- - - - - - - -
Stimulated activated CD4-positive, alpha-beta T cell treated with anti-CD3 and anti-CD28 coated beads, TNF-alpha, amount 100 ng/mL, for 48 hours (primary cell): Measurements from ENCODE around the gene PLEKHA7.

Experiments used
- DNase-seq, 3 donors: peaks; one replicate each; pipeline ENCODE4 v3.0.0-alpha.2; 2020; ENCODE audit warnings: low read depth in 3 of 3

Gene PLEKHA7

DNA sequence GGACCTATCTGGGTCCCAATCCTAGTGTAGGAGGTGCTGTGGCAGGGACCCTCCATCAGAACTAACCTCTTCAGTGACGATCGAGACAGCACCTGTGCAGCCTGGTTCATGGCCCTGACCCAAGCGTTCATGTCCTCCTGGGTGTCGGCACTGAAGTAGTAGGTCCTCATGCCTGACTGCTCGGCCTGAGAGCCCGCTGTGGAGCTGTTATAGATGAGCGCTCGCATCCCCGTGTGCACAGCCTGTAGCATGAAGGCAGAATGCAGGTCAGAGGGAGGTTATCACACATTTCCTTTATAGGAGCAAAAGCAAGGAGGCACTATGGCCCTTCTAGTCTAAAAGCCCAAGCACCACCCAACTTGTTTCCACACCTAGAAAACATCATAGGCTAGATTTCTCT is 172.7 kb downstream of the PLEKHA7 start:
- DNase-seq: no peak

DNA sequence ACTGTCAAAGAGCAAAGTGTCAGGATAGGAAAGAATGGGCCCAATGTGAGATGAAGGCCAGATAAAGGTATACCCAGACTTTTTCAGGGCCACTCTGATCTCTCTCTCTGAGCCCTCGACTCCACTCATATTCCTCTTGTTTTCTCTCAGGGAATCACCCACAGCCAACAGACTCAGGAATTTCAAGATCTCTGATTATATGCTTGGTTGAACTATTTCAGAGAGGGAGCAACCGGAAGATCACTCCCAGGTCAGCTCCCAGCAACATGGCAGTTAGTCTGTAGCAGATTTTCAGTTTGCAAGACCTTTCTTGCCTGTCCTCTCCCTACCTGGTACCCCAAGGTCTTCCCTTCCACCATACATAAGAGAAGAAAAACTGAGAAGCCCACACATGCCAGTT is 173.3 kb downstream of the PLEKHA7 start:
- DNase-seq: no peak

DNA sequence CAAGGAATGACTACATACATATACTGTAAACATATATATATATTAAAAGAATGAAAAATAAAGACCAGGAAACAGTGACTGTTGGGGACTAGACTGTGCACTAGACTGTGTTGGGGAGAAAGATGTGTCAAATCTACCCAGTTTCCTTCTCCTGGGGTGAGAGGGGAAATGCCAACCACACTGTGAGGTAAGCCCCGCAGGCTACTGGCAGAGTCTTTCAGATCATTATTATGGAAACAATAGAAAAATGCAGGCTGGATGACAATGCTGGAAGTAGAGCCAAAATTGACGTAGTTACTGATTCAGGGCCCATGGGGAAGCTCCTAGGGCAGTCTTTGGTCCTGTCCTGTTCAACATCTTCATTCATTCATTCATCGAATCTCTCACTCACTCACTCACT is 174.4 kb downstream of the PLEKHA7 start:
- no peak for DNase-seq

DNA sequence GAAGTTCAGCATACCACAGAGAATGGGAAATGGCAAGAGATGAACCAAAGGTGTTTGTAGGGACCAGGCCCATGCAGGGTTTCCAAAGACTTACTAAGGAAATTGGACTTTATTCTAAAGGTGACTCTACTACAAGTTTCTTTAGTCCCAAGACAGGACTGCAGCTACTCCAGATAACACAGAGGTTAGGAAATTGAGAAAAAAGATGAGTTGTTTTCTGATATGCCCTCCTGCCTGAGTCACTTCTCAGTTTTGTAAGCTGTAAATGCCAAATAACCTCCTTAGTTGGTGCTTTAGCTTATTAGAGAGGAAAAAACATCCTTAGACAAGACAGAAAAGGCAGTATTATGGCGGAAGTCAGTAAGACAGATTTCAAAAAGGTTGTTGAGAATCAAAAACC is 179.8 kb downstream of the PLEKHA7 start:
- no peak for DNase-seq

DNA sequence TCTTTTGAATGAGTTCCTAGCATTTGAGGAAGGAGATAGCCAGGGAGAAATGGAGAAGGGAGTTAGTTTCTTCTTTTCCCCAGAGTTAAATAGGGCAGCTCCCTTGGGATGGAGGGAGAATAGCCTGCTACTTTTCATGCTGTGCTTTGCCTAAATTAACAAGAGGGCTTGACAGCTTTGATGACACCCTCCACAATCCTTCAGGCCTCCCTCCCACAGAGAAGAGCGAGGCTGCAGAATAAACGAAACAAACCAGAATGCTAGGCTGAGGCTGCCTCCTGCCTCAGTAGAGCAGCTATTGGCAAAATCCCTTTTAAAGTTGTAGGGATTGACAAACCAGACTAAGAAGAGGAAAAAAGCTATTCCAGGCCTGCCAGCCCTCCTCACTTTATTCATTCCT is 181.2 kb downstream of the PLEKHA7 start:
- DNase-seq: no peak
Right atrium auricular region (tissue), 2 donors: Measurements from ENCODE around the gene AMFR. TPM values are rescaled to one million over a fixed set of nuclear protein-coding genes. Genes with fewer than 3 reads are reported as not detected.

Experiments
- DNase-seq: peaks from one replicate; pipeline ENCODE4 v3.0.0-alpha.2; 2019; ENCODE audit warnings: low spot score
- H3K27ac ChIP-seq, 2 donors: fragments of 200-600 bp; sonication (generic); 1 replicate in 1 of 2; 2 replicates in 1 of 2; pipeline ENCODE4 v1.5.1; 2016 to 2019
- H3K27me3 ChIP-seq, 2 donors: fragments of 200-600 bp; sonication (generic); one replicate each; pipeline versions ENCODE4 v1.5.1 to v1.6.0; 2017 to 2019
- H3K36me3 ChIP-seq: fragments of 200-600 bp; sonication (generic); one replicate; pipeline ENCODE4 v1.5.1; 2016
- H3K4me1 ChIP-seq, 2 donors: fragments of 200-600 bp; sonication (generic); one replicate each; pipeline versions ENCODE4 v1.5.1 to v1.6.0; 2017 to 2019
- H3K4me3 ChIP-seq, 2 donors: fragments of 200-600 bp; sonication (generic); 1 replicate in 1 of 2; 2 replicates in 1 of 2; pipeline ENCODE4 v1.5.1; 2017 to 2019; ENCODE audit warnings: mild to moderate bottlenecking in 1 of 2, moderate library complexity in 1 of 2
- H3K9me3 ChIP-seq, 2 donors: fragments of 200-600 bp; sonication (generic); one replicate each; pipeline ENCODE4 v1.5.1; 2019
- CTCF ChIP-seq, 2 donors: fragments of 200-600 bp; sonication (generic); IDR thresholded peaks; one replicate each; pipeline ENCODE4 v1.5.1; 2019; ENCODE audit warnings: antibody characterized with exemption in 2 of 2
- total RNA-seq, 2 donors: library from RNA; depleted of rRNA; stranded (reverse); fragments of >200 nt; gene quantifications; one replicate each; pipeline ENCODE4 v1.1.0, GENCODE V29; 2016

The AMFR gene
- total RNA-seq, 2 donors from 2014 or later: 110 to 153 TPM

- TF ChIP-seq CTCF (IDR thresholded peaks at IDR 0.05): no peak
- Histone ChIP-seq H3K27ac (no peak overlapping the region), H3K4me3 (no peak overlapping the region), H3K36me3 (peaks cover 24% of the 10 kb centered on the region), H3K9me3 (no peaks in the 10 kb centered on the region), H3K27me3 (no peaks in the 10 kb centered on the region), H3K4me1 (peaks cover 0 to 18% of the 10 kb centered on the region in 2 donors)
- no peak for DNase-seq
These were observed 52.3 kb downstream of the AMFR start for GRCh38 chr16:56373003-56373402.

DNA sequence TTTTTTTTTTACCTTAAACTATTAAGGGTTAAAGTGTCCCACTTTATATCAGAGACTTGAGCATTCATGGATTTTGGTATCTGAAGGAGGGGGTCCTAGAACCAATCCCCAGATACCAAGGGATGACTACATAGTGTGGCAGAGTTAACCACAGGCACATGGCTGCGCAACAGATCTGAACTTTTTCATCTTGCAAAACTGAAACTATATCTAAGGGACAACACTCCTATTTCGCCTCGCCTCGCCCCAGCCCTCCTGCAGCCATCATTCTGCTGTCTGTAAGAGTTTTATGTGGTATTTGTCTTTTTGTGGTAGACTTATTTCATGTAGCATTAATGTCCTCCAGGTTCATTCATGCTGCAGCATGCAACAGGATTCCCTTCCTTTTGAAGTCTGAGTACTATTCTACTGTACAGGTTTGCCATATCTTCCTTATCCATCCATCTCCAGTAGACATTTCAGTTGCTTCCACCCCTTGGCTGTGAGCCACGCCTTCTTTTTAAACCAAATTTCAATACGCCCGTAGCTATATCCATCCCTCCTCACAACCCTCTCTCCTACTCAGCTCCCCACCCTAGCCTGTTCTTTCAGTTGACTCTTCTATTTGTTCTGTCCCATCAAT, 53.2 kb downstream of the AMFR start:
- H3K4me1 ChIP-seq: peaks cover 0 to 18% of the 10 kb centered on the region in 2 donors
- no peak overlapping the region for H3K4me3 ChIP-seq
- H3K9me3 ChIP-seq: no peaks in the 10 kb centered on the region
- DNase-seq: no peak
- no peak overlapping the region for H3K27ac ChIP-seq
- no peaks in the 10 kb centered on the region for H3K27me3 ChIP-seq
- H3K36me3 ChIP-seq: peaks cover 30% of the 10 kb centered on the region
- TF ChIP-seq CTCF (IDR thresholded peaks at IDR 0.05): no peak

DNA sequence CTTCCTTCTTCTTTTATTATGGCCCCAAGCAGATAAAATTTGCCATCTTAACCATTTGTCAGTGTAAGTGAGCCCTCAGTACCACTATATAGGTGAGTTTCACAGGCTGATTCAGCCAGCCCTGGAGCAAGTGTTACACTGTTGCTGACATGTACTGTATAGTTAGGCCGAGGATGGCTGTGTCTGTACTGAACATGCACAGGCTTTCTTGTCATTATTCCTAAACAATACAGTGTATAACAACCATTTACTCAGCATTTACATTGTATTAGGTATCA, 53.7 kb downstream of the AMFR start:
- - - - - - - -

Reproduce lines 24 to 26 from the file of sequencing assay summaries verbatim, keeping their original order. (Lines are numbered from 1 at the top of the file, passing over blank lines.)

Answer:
- CTCF ChIP-seq, 2 donors: fragments of 200-600 bp; sonication (generic); IDR thresholded peaks; one replicate each; pipeline ENCODE4 v1.5.1; 2019; ENCODE audit warnings: antibody characterized with exemption in 2 of 2
- total RNA-seq, 2 donors: library from RNA; depleted of rRNA; stranded (reverse); fragments of >200 nt; gene quantifications; one replicate each; pipeline ENCODE4 v1.1.0, GENCODE V29; 2016

The AMFR gene